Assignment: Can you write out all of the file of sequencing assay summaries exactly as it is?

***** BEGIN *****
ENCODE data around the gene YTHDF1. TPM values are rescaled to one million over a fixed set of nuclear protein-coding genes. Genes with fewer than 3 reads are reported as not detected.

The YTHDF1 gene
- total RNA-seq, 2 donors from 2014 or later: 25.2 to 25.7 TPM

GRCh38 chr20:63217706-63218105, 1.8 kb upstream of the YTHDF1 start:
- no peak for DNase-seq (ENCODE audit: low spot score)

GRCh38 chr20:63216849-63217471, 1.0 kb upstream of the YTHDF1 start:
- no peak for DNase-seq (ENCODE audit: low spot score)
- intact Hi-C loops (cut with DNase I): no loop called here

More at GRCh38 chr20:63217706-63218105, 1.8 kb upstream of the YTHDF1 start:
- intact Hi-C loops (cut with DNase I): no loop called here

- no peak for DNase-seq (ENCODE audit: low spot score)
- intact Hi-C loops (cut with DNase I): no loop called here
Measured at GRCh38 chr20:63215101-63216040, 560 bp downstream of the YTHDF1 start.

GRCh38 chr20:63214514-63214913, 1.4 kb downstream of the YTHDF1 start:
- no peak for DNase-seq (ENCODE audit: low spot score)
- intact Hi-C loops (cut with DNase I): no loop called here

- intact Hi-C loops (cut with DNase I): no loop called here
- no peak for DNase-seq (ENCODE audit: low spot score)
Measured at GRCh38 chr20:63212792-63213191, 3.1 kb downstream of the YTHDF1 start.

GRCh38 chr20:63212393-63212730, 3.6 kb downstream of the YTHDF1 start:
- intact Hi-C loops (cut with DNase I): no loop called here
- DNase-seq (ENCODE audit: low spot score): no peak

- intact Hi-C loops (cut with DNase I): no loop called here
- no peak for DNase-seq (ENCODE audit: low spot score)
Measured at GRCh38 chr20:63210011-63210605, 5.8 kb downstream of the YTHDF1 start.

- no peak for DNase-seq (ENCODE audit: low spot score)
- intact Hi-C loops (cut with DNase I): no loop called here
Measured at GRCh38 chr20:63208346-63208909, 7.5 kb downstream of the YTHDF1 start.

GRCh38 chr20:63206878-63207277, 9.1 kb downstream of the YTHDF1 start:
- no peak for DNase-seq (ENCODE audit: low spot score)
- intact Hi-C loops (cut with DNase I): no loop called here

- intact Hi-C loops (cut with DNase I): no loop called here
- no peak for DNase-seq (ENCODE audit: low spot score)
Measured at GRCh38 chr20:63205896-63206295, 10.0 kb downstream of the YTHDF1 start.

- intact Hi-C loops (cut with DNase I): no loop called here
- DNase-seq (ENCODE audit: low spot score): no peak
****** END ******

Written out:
ENCODE data around the gene YTHDF1. TPM values are rescaled to one million over a fixed set of nuclear protein-coding genes. Genes with fewer than 3 reads are reported as not detected.

The YTHDF1 gene
- total RNA-seq, 2 donors from 2014 or later: 25.2 to 25.7 TPM

GRCh38 chr20:63217706-63218105, 1.8 kb upstream of the YTHDF1 start:
- no peak for DNase-seq (ENCODE audit: low spot score)

GRCh38 chr20:63216849-63217471, 1.0 kb upstream of the YTHDF1 start:
- no peak for DNase-seq (ENCODE audit: low spot score)
- intact Hi-C loops (cut with DNase I): no loop called here

More at GRCh38 chr20:63217706-63218105, 1.8 kb upstream of the YTHDF1 start:
- intact Hi-C loops (cut with DNase I): no loop called here

- no peak for DNase-seq (ENCODE audit: low spot score)
- intact Hi-C loops (cut with DNase I): no loop called here
Measured at GRCh38 chr20:63215101-63216040, 560 bp downstream of the YTHDF1 start.

GRCh38 chr20:63214514-63214913, 1.4 kb downstream of the YTHDF1 start:
- no peak for DNase-seq (ENCODE audit: low spot score)
- intact Hi-C loops (cut with DNase I): no loop called here

- intact Hi-C loops (cut with DNase I): no loop called here
- no peak for DNase-seq (ENCODE audit: low spot score)
Measured at GRCh38 chr20:63212792-63213191, 3.1 kb downstream of the YTHDF1 start.

GRCh38 chr20:63212393-63212730, 3.6 kb downstream of the YTHDF1 start:
- intact Hi-C loops (cut with DNase I): no loop called here
- DNase-seq (ENCODE audit: low spot score): no peak

- intact Hi-C loops (cut with DNase I): no loop called here
- no peak for DNase-seq (ENCODE audit: low spot score)
Measured at GRCh38 chr20:63210011-63210605, 5.8 kb downstream of the YTHDF1 start.

- no peak for DNase-seq (ENCODE audit: low spot score)
- intact Hi-C loops (cut with DNase I): no loop called here
Measured at GRCh38 chr20:63208346-63208909, 7.5 kb downstream of the YTHDF1 start.

GRCh38 chr20:63206878-63207277, 9.1 kb downstream of the YTHDF1 start:
- no peak for DNase-seq (ENCODE audit: low spot score)
- intact Hi-C loops (cut with DNase I): no loop called here

- intact Hi-C loops (cut with DNase I): no loop called here
- no peak for DNase-seq (ENCODE audit: low spot score)
Measured at GRCh38 chr20:63205896-63206295, 10.0 kb downstream of the YTHDF1 start.

- intact Hi-C loops (cut with DNase I): no loop called here
- DNase-seq (ENCODE audit: low spot score): no peak